The below is excerpted from the foreword to Debths, Susan Howe’s latest collection, out today from New Directions.
Going back! Going back!
“Little Sir Echo, how do you do? / Hello! (Hello!) Hello! (Hello!) / Little Sir Echo, we’ll answer you / Hello! (Hello!) Hello! (Hello!) / Hello! (Hello!) Hello! (Hello!)/ Won’t you come over and play? (and play)/ You’re a nice little fellow / I know by your voice/ But you’re always so far away (away).”
—Bing Crosby and the Music Maids (1939)
When I was eight my parents packed me off to Little Sir Echo Camp for Girls on Lake Armington in the foothills of New Hampshire cofounded and owned by Mary Hoisington and Margaret Conoboy ten years earlier. Apparently the women chose the name because of an echo that bounces off the surrounding White Mountains. An actual child may or may not fit parental fantasies. I hated the place. Most of all I dreaded riding classes and spent many nights praying I would be assigned the tired elderly horse with a creaking stomach for the next day’s obligatory ride around the ring. On the one visiting day allowed per summer we rowed across the lake and picnicked on a secluded beach at the edge of a pine forest. I begged them to ransom me. But no. Around four P.M. they left for Boston, leaving me alone with my dread of being lost in the past; absent.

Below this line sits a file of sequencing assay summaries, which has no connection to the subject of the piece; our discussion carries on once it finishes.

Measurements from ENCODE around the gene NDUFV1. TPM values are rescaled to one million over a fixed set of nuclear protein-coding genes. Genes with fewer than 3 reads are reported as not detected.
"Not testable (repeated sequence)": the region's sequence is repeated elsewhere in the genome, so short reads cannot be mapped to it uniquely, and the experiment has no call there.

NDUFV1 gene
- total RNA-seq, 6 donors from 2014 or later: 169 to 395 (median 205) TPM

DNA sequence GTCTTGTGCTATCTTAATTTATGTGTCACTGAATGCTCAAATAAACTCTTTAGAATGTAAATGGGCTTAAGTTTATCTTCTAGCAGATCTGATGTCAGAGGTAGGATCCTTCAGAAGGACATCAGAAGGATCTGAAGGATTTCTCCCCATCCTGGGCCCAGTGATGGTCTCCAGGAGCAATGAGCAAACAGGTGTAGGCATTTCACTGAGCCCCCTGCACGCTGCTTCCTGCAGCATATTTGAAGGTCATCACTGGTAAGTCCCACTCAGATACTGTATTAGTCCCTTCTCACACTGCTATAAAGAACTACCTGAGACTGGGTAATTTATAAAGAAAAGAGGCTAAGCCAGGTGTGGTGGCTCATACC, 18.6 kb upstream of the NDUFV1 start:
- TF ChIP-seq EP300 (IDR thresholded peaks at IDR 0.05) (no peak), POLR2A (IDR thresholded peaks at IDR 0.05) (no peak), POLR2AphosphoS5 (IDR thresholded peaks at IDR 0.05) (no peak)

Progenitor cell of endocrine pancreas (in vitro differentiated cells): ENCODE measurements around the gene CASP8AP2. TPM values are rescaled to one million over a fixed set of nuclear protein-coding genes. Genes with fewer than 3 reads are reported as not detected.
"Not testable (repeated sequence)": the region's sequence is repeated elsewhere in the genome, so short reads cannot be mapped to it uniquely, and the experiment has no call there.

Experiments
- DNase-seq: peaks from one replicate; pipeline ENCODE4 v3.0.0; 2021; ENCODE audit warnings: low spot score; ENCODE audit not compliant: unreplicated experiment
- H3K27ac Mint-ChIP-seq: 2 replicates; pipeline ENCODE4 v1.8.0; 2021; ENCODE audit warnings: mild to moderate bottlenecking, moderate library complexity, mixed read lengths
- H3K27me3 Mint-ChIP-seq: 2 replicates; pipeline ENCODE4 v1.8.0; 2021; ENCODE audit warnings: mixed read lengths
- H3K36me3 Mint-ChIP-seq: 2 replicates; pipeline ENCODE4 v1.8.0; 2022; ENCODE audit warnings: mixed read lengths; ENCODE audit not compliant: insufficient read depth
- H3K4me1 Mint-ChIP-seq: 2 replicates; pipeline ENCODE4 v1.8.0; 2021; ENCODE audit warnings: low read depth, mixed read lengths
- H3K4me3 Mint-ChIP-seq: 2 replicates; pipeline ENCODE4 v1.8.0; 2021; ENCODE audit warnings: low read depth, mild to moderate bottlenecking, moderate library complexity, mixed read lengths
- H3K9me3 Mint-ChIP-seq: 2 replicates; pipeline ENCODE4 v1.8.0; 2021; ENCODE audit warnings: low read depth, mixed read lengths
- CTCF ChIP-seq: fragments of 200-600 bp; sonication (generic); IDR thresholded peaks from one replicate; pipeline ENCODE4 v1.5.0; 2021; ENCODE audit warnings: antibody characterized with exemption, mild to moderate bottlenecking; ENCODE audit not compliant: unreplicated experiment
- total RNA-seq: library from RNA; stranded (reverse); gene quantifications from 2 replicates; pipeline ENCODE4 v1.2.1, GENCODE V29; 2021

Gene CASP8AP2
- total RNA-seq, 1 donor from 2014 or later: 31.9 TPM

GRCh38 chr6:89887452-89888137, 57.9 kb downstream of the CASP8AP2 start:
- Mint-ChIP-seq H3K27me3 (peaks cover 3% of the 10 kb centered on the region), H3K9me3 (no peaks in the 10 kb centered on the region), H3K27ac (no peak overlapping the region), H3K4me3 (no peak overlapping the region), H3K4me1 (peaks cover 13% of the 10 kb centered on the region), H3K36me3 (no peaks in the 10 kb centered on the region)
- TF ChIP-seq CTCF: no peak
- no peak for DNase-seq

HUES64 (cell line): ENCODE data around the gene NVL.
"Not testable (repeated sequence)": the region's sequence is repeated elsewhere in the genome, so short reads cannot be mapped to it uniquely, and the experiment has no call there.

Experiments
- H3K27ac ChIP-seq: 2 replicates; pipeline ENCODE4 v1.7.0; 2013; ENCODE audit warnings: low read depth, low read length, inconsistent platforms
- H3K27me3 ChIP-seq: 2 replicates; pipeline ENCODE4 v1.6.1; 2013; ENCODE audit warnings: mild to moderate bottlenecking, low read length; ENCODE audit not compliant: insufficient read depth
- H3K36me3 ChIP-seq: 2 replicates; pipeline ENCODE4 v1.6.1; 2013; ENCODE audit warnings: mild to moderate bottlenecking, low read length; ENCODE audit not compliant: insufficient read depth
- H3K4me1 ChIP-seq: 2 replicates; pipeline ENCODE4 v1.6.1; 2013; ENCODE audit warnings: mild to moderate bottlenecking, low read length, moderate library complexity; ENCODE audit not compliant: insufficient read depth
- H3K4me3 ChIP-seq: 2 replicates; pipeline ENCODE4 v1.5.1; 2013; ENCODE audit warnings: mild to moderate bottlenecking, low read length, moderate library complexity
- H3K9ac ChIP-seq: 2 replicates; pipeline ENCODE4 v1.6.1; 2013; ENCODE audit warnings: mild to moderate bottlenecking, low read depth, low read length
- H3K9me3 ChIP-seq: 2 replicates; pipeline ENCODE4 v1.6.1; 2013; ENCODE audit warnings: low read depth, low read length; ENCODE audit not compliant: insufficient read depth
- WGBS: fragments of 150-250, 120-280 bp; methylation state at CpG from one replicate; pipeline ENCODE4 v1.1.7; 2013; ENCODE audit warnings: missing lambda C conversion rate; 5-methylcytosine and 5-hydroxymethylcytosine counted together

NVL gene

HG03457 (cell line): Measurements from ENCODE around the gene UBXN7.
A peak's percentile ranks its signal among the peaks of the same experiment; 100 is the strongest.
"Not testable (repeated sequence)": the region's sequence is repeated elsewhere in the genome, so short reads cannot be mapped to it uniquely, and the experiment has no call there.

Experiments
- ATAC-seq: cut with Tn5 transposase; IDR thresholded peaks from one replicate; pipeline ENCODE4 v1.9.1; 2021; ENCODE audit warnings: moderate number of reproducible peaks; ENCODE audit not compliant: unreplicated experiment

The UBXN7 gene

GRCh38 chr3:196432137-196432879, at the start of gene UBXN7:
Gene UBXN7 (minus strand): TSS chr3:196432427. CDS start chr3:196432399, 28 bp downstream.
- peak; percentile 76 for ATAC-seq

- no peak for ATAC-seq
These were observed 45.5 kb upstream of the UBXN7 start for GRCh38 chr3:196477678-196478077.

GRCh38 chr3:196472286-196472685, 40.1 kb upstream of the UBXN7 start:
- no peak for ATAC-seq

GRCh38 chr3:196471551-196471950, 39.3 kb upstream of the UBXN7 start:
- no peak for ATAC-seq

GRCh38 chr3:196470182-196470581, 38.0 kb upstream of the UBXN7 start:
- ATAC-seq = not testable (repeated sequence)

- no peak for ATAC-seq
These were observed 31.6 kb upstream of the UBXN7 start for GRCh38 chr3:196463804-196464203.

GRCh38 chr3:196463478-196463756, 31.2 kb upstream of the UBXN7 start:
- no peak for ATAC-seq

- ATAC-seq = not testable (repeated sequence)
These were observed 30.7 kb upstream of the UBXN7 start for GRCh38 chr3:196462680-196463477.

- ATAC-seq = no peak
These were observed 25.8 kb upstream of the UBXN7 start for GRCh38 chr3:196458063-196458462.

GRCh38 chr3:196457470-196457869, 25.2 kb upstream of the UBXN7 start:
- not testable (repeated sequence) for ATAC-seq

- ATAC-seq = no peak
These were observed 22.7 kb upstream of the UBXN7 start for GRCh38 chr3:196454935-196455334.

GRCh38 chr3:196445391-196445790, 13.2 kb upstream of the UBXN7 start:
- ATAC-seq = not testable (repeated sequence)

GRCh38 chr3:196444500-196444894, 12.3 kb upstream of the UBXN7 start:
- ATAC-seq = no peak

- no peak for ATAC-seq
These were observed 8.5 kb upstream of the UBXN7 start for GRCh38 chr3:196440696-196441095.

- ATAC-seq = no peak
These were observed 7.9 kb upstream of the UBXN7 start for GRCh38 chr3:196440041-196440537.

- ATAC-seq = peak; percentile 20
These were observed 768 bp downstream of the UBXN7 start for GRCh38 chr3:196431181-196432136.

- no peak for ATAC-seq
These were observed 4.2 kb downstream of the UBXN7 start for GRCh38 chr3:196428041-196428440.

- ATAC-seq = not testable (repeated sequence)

Show me affection as a small nonunderstanding person. Two people with covered lanterns stand on the brow of adjacent foothills. Watch them walking forward from folklore carrying tilted umbrellas. Faint whispers. Galaxy clusters. Telescopes also need to be tilted a little so that light traveling down an optical tube will come into play. Calendar songs, family trees, broken branches, love songs, songs of captives, songs of robbers, songs around the campfire. “A tune beyond us, yet ourselves, // A tune upon the blue guitar.” Chocorua is the highest mountain peak in New Hampshire. When Chief Chocorua leapt from its rocky summit to his death on the rocks below, war was in his heart. He put a curse on the land. “Last night at the end of night his starry head, / Like the head of fate, looked out in darkness.” “Chocorua to Its Neighbor” is one of my favorite Wallace Stevens poems. Let’s face things exactly as they are. He led a double life as a successful Surety and Fidelity Claims lawyer.
Speaking of the practice of law in relation to writing and second sight, Peter Rugg, the Missing Man is the first of “two tall tales” written by William Austin (1778–1841), a Massachusetts attorney. Austin presents its source as an old New England legend. An absent husband responsible for his own mysterious ruin is condemned to wander with his small daughter in a one-horse chair perpetually searching for Boston. In one of Nathaniel Hawthorne’s lesser stories, “A Virtuoso’s Collection,” Rugg crops up with Peter Schlemihl’s lost shadow and a famed New Hampshire gemstone. The precious jewel, said to sparkle (like a meteor) called for another Hawthorne story, “The Great Carbuncle of the White Mountains,” this time inspired by an Amerindian fable from Saco, Maine: a manic Ruggian seeker wanders among mountains searching for the marvelous stone until the end of time. Some scholars say Austin’s tall tale also foreshadows “Wakefield,” which in its turn triggers Melville’s “Bartleby the Scrivener.” There are names under things and names inside names. “Poor [Rugg]! Little knowest thou thine own insignificance in this great world!”